The quality and outcomes framework was set up in 2004 to incentivise aspects of clinical practice within general practice in the UK.
Two standards which are incentivised in depression are DEP4 (the percentage of patients who have had assessment of severity at diagnosis using a tool validated for use in primary care (PHQ-9, BDI-II, HADS-D)) and DEP5 (the percentage of patients who have had assessment of severity at diagnosis and a further assessment of severity between 4-12 weeks later using one of aforementioned tools).
But what is the evidence that tools such as DEP4 and DEP5 actually improve patient care? A new systematic review in the British Journal of General Practice provides quantitative and qualitative answers to this question.
The key findings of the review were –
- Uncertainty with regards to any improvement in health outcomes
- GPs perceived there may be unintended consequences for the nature of consultations, the doctor-patient relationship and clinical autonomy.
The review was based on whether the use of a structured tool improves outcomes and what both patients’ and clinicians’ experiences of the assessment were (looking for unintended consequences). These two questions were considered for both assessment at diagnosis (DEP4) and assessment at follow up between 4-12 weeks later (DEP5).
A literature search of a number of databases was carried out and after screening and eligibility, 10 reports of 8 studies were included. The GRADE (Grading of Recommendations, Assessment, Development and Evaluation) system was used to evaluate the studies looking at effectiveness.
- The authors found very low quality evidence to suggest that there is an association between using structured tools or GP judgement to assess severity at diagnosis and treatment rates and referral. No evidence was found to suggest using a structured tool at diagnosis improved outcomes .
- Patients felt that using a tool at diagnosis was an “efficient addition” to the clinicians’ judgement.
- However, clinical judgement was favoured over structured assessment by GPs and concern was expressed that the incentive introduced by QOF to incorporate tools at diagnosis has a negative effect on the doctor-patient relationship and holistic practice.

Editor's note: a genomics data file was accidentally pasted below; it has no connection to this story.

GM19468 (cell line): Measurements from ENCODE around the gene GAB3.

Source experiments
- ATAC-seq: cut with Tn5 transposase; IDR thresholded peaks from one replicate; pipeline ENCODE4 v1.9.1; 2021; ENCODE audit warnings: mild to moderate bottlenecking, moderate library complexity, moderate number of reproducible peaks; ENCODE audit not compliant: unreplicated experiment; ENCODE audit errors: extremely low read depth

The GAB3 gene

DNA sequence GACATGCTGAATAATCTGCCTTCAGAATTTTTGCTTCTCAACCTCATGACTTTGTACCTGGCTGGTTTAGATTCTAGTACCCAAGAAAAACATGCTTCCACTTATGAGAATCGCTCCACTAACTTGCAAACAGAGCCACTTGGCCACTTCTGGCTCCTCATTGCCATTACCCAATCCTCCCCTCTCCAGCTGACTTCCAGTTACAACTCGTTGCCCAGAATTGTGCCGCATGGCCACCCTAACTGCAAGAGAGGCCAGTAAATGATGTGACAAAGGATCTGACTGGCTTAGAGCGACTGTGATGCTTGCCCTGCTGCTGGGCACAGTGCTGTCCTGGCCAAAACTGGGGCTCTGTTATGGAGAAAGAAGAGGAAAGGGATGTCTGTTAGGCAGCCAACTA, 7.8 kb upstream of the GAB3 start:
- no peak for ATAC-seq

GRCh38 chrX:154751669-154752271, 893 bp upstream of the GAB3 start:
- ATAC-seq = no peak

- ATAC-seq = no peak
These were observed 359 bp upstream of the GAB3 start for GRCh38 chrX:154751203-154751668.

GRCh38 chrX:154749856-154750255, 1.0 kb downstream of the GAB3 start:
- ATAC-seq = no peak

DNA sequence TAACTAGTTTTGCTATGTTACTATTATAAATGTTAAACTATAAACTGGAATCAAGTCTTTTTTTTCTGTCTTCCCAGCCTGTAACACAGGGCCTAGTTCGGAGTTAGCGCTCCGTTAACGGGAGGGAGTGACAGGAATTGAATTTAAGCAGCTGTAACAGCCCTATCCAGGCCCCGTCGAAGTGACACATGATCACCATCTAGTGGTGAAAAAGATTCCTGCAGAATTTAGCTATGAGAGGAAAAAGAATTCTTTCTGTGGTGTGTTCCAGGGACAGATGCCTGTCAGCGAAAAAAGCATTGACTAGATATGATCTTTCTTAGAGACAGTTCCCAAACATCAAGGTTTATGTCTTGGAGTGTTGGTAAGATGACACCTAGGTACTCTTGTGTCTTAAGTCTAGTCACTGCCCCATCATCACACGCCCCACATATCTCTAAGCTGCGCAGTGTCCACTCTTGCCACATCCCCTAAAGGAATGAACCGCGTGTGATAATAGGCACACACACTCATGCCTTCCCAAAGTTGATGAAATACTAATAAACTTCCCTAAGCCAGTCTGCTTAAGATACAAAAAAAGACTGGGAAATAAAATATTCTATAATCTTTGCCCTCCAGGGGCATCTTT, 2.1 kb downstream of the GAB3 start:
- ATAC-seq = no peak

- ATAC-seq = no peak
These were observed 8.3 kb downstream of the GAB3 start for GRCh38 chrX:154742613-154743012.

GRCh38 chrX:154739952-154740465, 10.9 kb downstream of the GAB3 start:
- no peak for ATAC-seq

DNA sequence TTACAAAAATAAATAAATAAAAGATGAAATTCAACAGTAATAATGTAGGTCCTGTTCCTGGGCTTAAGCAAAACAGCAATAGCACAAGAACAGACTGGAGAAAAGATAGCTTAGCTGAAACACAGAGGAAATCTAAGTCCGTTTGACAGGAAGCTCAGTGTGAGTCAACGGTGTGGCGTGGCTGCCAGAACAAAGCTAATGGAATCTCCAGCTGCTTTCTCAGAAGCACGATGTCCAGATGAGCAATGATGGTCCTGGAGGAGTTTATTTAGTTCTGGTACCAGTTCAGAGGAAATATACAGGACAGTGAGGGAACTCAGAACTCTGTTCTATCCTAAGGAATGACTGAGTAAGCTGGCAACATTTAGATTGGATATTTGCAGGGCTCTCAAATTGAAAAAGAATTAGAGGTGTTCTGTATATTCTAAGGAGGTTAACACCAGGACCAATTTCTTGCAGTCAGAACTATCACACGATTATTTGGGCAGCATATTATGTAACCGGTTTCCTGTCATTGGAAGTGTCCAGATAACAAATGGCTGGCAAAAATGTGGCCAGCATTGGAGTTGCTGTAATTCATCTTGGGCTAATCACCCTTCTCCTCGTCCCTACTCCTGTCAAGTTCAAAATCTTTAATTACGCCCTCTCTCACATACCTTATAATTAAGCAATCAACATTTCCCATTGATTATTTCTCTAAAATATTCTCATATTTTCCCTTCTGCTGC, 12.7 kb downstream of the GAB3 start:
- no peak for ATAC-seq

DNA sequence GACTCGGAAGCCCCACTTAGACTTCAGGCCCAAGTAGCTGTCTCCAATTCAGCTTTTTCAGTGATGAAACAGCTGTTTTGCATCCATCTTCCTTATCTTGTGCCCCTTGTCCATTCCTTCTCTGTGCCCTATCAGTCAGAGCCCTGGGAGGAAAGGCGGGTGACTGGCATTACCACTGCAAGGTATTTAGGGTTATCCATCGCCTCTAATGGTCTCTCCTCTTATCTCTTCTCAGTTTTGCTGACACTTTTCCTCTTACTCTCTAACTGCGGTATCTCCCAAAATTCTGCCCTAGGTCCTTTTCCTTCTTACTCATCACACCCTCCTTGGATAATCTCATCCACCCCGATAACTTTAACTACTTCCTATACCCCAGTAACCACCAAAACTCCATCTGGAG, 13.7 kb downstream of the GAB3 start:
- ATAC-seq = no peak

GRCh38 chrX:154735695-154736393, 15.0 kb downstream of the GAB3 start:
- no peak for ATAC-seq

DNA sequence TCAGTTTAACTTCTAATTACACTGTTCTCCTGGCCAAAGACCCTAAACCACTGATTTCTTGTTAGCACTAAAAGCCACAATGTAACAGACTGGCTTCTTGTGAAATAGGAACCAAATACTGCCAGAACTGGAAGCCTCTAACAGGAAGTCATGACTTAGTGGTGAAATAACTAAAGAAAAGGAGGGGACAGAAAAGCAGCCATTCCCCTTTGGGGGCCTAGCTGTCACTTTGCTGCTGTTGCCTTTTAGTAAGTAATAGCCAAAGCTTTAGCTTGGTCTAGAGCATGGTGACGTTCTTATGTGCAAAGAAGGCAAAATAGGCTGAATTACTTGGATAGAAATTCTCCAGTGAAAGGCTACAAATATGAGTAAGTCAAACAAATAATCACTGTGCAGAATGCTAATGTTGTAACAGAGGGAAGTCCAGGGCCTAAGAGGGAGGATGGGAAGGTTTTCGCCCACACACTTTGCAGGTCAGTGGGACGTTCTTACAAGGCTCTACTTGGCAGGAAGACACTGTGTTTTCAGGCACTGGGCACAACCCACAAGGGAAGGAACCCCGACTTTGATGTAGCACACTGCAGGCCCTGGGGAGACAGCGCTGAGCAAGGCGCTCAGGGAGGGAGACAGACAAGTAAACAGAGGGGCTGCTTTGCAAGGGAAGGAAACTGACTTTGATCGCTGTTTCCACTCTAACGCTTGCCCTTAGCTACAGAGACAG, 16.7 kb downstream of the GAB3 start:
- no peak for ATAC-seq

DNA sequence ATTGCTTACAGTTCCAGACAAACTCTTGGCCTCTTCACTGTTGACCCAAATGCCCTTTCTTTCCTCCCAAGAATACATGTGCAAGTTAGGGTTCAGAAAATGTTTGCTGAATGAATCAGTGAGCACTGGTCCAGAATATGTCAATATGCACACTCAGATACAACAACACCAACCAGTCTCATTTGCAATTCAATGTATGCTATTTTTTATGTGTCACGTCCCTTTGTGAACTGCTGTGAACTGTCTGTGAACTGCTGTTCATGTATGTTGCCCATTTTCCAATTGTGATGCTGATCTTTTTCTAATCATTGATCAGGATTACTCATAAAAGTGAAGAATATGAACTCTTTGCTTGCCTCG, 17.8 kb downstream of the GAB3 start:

- On using a tool at follow up, very low quality evidence suggested there were increased rates of remission and response when a tool was used but management was not affected.
- Patients felt that they could use the follow up assessment to monitor their progress.
- Clinicians had concerns as to whether adapting the questionnaires for different patient groups affected the validity of the tools (both at diagnosis and follow up).
“Any estimate of the effect of structured assessment of depression severity in UK general practice is uncertain. GPs consider routine use of questionnaires as incentivised by the QOF has unintended consequences, which could adversely affect patient care.”
This review has found an absence of good quality evidence to support the use of structured tools in depression as set out in the QOF.
The authors also point out the discrepancy between NICE guidance – which recommends clinicians consider using a tool, and the QOF.
Clearly assessment of severity at diagnosis and follow up ensures the patient receives the most appropriate care. This could be done either with a structured tool or within a consultation using clinical judgement. With the incentive provided by the QOF, the questionnaires are likely to be the default option and potentially negative unintended consequences have been flagged up in this study.
National Institute for Health and Social Care Excellence (NICE) 2013. About the Quality and Outcomes Framework (QOF).
National Institute for Health and Social Care Excellence (NICE) 2009. Depression in adults (update) (CG90).
Shaw EJ, Sutcliffe D, Lacey T, Stokes T. Assessing depression severity using the UK Quality and Outcomes Framework depression indicators: a systematic review. Br J Gen Pract 2013; DOI:10.3399/bjgp13X667169. [PubMed abstract]